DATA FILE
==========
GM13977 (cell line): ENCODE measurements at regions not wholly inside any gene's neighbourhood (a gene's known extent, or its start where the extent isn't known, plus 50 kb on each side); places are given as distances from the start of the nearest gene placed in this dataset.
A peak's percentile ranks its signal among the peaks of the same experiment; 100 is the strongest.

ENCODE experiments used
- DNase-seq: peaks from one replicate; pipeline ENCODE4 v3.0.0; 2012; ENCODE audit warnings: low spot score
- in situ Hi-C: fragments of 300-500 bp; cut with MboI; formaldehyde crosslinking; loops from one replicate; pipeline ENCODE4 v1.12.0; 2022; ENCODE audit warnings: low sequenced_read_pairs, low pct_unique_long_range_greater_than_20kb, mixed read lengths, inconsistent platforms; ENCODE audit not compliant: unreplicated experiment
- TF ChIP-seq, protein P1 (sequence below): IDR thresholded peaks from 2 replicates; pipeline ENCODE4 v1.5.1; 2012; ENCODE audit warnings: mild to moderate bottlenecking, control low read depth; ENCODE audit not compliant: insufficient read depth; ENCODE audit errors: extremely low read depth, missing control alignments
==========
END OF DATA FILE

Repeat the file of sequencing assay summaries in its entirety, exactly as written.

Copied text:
GM13977 (cell line): ENCODE measurements at regions not wholly inside any gene's neighbourhood (a gene's known extent, or its start where the extent isn't known, plus 50 kb on each side); places are given as distances from the start of the nearest gene placed in this dataset.
A peak's percentile ranks its signal among the peaks of the same experiment; 100 is the strongest.

ENCODE experiments used
- DNase-seq: peaks from one replicate; pipeline ENCODE4 v3.0.0; 2012; ENCODE audit warnings: low spot score
- in situ Hi-C: fragments of 300-500 bp; cut with MboI; formaldehyde crosslinking; loops from one replicate; pipeline ENCODE4 v1.12.0; 2022; ENCODE audit warnings: low sequenced_read_pairs, low pct_unique_long_range_greater_than_20kb, mixed read lengths, inconsistent platforms; ENCODE audit not compliant: unreplicated experiment
- TF ChIP-seq, protein P1 (sequence below): IDR thresholded peaks from 2 replicates; pipeline ENCODE4 v1.5.1; 2012; ENCODE audit warnings: mild to moderate bottlenecking, control low read depth; ENCODE audit not compliant: insufficient read depth; ENCODE audit errors: extremely low read depth, missing control alignments